It seems like an eternity, but it won’t be long until you leave the stress and grind of work behind and head out for some fall rejuvenation … deer season! This year, don’t wait until the last minute to get ready. To shoot a big whitetail, your advance work is just as important as the tactics you’ll use in the woods in a few months. Here’s your plan.

Map Your Buck

Sit in the den and pour over topo and aerial maps, as well as Google Earth. Study the lay of crop fields, field edges and bedding covers. Focus on timber strips, draws, creeks and similar funnels that connect potential feeding and bedding areas.

Think and analyze. By studying aerials, you can eliminate 60 percent or more of marginal deer habitat before you ever leave the house. Then, focus your ground scouting and hunting on the 40 percent where you’re most apt to find and get on bucks. Don’t just look over maps to look over them; do it with a purpose.

From our June issue

First Look

On late summer evenings, drive to a hunting spot and sneak toward a field of alfalfa, soybeans or clover. Check the surrounding hay pastures, too. In a big-woods habitat, check clear-cuts, power lines and other openings that break the timber. Find a good vantage point and go to work with 10X binoculars and a spotting scope. Look for velvet bucks that feed lazily alongside does at dusk.

Dispersal studies have shown that once those bucks have stripped the felt from their antlers, some will move a mile or more into fall and winter ranges, but others will hang tight in core areas where they live year-round. You’ll be able to hunt at least one big boy and likely more right in those nearby woods and thickets come September.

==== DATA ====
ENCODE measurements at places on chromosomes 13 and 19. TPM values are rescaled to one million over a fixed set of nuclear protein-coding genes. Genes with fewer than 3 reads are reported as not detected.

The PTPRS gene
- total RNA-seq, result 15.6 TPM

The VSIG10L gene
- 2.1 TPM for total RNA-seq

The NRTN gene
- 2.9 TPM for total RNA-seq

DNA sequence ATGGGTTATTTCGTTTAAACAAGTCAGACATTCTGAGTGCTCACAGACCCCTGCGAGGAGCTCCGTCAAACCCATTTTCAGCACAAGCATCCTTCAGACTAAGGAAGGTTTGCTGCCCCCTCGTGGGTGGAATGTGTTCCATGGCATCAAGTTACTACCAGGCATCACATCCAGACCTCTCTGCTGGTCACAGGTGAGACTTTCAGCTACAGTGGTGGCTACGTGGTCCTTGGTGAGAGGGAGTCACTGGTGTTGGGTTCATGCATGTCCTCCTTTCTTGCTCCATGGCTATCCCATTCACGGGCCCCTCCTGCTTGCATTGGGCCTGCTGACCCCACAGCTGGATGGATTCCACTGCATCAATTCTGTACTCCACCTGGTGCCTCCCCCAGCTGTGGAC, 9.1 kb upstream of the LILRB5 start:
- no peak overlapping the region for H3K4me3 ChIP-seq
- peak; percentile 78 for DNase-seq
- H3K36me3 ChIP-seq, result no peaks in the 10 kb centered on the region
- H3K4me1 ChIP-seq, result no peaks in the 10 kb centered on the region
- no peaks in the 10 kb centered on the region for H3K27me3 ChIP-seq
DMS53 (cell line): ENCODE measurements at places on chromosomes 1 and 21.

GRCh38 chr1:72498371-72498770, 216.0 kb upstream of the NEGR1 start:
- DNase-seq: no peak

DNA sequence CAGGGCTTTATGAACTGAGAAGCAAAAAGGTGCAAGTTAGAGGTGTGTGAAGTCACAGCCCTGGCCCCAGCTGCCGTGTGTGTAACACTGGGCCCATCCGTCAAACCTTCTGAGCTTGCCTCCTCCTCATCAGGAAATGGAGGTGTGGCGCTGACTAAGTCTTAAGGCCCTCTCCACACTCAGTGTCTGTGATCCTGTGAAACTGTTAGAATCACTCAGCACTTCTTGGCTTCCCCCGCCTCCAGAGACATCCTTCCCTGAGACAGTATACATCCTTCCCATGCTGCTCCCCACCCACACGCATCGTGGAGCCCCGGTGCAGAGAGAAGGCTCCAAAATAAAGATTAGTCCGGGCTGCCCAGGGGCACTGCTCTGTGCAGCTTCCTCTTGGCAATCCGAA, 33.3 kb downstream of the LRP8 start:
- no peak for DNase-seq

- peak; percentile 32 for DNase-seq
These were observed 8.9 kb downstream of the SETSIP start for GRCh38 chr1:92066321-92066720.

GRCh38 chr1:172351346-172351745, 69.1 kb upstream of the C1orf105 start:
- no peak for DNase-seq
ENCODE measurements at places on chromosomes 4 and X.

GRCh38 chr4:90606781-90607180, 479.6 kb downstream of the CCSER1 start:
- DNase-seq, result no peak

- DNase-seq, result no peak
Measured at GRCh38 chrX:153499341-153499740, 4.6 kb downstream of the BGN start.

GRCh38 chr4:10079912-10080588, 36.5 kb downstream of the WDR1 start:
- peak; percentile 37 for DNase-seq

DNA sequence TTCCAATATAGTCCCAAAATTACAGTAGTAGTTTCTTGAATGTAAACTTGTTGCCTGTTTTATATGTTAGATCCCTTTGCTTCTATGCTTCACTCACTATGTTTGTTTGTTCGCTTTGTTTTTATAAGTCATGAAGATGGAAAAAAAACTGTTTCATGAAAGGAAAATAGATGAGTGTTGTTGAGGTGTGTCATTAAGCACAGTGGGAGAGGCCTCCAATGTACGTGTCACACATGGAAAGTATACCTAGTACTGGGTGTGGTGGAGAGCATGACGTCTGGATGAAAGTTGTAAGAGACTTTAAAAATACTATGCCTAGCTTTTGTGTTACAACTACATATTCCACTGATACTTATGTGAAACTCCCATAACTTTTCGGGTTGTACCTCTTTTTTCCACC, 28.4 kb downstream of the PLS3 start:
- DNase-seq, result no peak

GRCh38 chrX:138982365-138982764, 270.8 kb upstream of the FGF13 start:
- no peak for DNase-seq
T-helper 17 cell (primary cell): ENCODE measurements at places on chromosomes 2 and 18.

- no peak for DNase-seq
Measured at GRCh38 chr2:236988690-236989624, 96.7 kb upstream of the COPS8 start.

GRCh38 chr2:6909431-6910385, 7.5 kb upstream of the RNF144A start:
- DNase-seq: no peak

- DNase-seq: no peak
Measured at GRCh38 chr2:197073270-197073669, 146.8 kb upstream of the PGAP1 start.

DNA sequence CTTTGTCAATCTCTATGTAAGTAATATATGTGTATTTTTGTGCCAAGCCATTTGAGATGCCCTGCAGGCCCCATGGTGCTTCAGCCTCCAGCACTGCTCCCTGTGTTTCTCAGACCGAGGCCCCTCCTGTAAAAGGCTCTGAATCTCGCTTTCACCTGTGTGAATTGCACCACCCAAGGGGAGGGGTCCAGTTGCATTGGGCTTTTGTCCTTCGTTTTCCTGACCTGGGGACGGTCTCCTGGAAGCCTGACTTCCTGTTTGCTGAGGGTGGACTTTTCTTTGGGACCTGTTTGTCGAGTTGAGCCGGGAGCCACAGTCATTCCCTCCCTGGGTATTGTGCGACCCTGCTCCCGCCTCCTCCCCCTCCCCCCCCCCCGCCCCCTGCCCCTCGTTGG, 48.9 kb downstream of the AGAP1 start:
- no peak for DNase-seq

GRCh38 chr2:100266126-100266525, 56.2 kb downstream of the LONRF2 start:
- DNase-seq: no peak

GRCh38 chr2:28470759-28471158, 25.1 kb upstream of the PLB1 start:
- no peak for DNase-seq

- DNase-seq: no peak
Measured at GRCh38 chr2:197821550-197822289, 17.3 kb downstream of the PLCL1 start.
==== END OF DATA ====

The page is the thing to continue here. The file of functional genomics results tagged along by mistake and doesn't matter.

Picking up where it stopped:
Ground Scout

Maps and glassing are great, but you still need to do some patterning of animals on the ground, especially if you’ll be hunting a new property this fall. Take a few days during the next few months, tuck your pants into knee-high boots, spray down with bug dope and go power walking.

Most importantly on summer hikes, key in on the food and cover that will be available to deer from September through December. First, start with the easy stuff, noting the lay of corn, soybean, alfalfa, and clover fields and plots in the area. Then, probe deeper into the woods.

Pennsylvania biologist Jeannine Fleegle said that while the list of foods for whitetails is long and varied and includes crops, browse, forbs, grasses, fungi and mast, “it is no secret that acorns are a favorite on the list. If they are available, acorns dominate their diet in fall and winter.” Fleegle points to a feeding experiment that showed whitetails ate about 1.5 pounds of acorns daily per hundred pounds of body weight. “Deer can sustain a maximum of 30 percent weight loss during winter,” she said. “More than that and they die of malnutrition. It’s easy to see why acorns are so important.”

Roam ridges and bottoms, and point your binoculars into the tops of oak trees to see what kind of mast year it will be. Do you see big bunches of green nuts within two feet of the branch tips? Are the limbs sparse? Remember that a big crop of acorns this fall will draw and concentrate deer in the timber, so your hottest stands will likely be on ridges and in oak bottoms. Conversely, a lack of nuts and a poor mast year will scatter the deer as they move around and seek other food choices. You’ll do better to hunt the edges of fields and food plots and to browse thickets where does and bucks feed.